When the scholarship offer finally came, shortly before the fall semester was to begin at Providence, Ray called Yvonne and broke the news. "[Ray] and I both cried," she said. "I had faith. Bryce just needed an opportunity."

Four years later, Ray and Yvonne were standing amid a post-game, on-court celebration in New York, once again wiping tears out of their eyes. Cotton's opportunity had yielded the best of endings, even though the entire story was far from perfect. He'd nearly transferred in 2012 when Providence fired Keno Davis and brought in Ed Cooley from Fairfield. And when Cotton's senior season began, he was playing off the ball, only taking over point-guard duties when five-star freshman Kris Dunn suffered a season-ending injury in December. Cotton didn't necessarily become a household name -- "He's a world-class athlete, but he doesn't show off, so people don't always notice it," said Providence assistant Brian Blaney -- but he earned respect in Big East circles for leading the Friars to a 10-8 league record (and 20-10 overall) that put them on the NCAA bubble heading into the conference tournament.

Cotton's season scoring average is 21.3 points, and after he put up 12 and 18, respectively, in wins over St. John's (on Thursday) and Seton Hall (Friday), Creighton coach Greg McDermott was worried. "I was scared to death of the fact that he didn't shoot it good the first two games because, in my mind, I'm saying, There's no way Bryce Cotton's having three bad games shooting the basketball in a row," McDermott said.

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Cotton was due for a big night on Saturday, and his coaches were urging him to take over in a national showcase against Doug McDermott. Providence legend God Shammgod, the point guard who led the Friars to the 1997 Elite Eight, now works with the team as an undergraduate assistant; he told Cotton prior to the game, "You've gotta seize the moment. Doug is history. He's the fifth-leading scorer of all-time, and nobody can take that away from him. But you can still make some Providence history. We haven't won the Big East tournament in 20 years, and you're going against the best player in the country. What more do you need?"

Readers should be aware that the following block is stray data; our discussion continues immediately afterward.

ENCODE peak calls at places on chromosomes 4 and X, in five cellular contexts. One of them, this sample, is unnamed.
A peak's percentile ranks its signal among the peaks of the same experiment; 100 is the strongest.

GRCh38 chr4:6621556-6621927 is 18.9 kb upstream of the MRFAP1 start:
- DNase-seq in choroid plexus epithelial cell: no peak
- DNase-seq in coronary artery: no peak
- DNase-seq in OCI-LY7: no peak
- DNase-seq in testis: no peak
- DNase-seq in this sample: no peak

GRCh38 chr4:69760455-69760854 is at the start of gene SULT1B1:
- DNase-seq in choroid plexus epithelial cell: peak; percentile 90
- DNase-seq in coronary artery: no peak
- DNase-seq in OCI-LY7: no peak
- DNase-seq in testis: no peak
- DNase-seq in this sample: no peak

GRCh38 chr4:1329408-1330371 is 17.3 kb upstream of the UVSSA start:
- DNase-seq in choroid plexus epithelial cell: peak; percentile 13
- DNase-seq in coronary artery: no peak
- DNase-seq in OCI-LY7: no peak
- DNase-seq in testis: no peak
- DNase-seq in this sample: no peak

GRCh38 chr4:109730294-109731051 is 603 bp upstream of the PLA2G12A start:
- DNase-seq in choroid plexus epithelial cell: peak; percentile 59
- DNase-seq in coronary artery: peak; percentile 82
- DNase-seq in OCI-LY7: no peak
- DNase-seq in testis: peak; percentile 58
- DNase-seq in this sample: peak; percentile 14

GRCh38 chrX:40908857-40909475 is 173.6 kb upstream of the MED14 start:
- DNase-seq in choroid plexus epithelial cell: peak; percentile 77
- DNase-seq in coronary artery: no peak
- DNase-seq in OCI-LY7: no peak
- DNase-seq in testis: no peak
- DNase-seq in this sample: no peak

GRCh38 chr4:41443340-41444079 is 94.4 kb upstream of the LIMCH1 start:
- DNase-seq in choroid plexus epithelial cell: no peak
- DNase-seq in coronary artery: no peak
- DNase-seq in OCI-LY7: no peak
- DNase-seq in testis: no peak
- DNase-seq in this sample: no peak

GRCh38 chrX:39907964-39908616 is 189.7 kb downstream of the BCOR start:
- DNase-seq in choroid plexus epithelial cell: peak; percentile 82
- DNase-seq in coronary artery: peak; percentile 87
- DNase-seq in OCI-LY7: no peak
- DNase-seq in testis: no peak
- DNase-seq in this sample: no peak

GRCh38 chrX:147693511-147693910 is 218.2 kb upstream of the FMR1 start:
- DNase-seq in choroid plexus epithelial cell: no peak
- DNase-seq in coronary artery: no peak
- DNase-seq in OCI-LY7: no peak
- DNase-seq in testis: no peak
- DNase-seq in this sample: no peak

Nothing, it turned out: Cotton connected on 8-of-18 shots and all four of his free throws en route to scoring 23. He only committed one turnover despite doing the bulk of the ballhanding; he never took a second of rest, and he helped Providence earn its first trip to the NCAA tournament since 2004.

He even wowed McBuckets. "[Cotton] was kind of murdering us," McDermott said. "I couldn't imagine playing that many minutes a game, especially as a point guard, being involved in every play. He deserves so much credit."

Cooley, who was born in Providence, led a Providence high school team to a state title, and returned to his hometown to take the Friars' head job two seasons ago, ascended a ladder late on Saturday night so he could reach one of the Garden's nets. Nearly all of his players had already taken their turn with the scissors. Cooley snipped off a piece but declined to take the whole thing. He saved the last snip for a kid he'd describe as a second-half "Superman" -- a senior who'd come all the way to Rhode Island from Arizona, four years ago, with no hype and not a single other scholarship offer.

Bryce Cotton got the net around his neck, and, he said, vindication that Providence belonged in the NCAA tournament. He had stated a few times at this Big East tournament that he began the season thinking these Friars were special, but couldn't figure out why they were special. Asked after Saturday's game if he finally knew the reason, Cotton surveyed the joyous scene playing out in front of him and said only, "Here it is." It was an answer open to interpretation, and so here is one: Providence, like its point guard, was destined for a late peak.